Unpopular opinions you hold

That would actually make sense! I hate masks as well - although I always wore one during the worst bit of the pandemic.

I think full face masks are worse - not getting even a vague idea of the real facial expressions.

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On playing games on the easiest difficulty: this is what I do as well, especially with Resident Evil games. Easiest mode first, more difficult modes as I get a better feel for the game and whenever I feel like pushing myself a bit.

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Imperial is a better measuring system than metric for daily use.


The measuring system you grew up with will usually seem easier to you than the other one.


Are you American? As a Canadian I feel it’s the opposite. Most of the reason we use imperial sometimes being due to cultural influence.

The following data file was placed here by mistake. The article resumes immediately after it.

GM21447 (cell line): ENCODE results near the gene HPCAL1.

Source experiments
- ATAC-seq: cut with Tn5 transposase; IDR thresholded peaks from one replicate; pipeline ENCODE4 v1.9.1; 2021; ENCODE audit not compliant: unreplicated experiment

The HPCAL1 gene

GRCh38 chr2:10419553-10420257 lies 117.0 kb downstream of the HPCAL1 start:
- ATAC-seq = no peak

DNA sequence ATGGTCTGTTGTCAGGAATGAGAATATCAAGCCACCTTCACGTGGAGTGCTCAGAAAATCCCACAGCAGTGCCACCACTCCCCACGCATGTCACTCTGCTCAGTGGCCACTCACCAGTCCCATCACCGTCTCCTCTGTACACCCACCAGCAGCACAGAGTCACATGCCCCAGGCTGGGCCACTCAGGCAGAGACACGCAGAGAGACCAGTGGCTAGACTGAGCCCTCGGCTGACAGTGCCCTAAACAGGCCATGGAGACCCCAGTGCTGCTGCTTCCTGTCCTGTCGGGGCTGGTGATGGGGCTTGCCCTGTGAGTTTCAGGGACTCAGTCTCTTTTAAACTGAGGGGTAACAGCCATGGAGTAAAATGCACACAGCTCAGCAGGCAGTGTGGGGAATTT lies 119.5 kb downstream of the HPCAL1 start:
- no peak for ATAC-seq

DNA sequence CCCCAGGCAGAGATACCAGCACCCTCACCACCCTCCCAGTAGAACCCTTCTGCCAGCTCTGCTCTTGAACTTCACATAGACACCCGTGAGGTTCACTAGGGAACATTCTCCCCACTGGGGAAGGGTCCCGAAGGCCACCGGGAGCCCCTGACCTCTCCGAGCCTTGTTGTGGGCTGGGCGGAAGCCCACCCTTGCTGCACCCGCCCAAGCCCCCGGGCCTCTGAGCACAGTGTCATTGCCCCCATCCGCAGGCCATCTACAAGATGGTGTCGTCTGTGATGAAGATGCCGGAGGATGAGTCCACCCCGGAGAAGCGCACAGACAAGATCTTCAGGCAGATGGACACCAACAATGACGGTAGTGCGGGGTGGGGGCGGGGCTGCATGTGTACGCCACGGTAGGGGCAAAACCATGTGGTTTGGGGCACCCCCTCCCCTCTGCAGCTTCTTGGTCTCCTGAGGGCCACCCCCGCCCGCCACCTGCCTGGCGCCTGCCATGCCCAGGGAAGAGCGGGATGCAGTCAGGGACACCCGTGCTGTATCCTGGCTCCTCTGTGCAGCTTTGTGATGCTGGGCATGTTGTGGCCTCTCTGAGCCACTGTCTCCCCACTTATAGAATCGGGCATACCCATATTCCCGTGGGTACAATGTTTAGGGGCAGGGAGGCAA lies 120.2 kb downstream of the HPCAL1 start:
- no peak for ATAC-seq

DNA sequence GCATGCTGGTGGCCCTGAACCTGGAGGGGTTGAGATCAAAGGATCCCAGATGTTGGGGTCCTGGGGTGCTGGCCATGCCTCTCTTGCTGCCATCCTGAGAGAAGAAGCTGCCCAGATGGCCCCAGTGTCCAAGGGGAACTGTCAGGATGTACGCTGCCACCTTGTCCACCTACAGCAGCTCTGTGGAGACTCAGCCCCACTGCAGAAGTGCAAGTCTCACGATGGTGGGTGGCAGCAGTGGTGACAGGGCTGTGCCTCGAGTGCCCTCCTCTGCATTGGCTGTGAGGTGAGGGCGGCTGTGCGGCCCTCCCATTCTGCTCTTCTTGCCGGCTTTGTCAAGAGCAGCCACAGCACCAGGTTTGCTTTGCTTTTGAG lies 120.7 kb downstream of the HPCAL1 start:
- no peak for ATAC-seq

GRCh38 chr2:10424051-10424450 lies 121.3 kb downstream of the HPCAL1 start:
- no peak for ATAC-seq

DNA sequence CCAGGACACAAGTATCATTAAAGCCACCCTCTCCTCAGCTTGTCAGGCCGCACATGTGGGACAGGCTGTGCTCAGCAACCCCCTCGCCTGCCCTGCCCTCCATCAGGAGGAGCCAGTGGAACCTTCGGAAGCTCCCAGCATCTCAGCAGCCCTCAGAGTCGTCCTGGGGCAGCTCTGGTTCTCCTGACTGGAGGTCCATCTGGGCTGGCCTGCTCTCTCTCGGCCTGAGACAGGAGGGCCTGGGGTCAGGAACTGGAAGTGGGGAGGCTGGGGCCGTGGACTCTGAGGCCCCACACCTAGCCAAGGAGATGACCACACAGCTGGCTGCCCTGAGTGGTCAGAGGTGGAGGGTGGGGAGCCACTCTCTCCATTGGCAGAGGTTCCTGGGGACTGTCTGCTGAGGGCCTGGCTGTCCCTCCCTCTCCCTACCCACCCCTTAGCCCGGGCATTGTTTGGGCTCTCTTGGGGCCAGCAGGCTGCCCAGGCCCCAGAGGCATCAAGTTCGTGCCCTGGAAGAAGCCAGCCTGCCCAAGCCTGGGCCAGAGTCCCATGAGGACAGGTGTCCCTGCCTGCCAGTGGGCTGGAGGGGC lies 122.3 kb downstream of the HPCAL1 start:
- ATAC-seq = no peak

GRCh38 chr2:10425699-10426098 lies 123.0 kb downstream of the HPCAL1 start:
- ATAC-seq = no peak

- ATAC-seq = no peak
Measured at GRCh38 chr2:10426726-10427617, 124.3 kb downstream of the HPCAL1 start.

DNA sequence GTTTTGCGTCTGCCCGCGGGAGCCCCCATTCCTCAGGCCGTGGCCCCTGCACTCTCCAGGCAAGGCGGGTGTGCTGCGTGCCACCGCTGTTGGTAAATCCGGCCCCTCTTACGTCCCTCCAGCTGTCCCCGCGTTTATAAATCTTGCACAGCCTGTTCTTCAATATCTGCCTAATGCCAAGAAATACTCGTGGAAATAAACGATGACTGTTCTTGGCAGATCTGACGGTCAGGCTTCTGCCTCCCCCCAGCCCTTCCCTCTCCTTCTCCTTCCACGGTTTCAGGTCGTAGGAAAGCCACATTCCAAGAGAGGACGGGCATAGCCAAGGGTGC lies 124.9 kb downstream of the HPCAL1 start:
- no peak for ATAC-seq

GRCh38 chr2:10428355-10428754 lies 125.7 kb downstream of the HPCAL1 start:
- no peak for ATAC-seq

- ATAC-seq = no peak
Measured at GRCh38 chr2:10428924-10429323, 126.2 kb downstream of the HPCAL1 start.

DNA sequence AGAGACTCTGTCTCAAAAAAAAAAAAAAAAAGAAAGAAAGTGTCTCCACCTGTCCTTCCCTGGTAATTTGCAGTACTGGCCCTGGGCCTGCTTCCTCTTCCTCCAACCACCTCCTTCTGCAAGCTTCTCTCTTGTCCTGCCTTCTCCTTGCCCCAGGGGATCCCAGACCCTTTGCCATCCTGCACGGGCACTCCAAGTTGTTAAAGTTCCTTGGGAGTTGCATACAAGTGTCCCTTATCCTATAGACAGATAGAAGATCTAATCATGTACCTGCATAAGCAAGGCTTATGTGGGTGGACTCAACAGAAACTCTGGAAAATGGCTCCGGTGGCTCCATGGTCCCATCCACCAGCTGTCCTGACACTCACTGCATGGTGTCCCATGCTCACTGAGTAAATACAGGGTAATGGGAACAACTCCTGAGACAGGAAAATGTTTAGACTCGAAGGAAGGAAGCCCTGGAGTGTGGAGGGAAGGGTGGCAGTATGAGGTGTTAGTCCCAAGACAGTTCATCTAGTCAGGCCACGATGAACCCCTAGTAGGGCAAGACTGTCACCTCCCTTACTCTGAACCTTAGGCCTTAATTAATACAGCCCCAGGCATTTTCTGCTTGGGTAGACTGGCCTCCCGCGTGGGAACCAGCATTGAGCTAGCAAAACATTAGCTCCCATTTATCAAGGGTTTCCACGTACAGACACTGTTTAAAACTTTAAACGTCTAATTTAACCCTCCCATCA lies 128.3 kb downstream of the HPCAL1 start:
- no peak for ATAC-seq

Since people are commenting on this and this is the place for unpopular opinions:

  • Imperial distance measurements can easily be approximated when you don’t have something to measure with. Feet are roughly the length of your forearm (plus some of your hand if necessary), inches are one segment of your thumb. Even if you don’t have arms, one foot is a foot and a toe is an inch. Centimeters can be approximated, since they’re the width of your fingernail, but they’re tiny so it takes dozens to get anywhere and there’s fleshy bits around the fingernails that make it difficult to use those for measuring.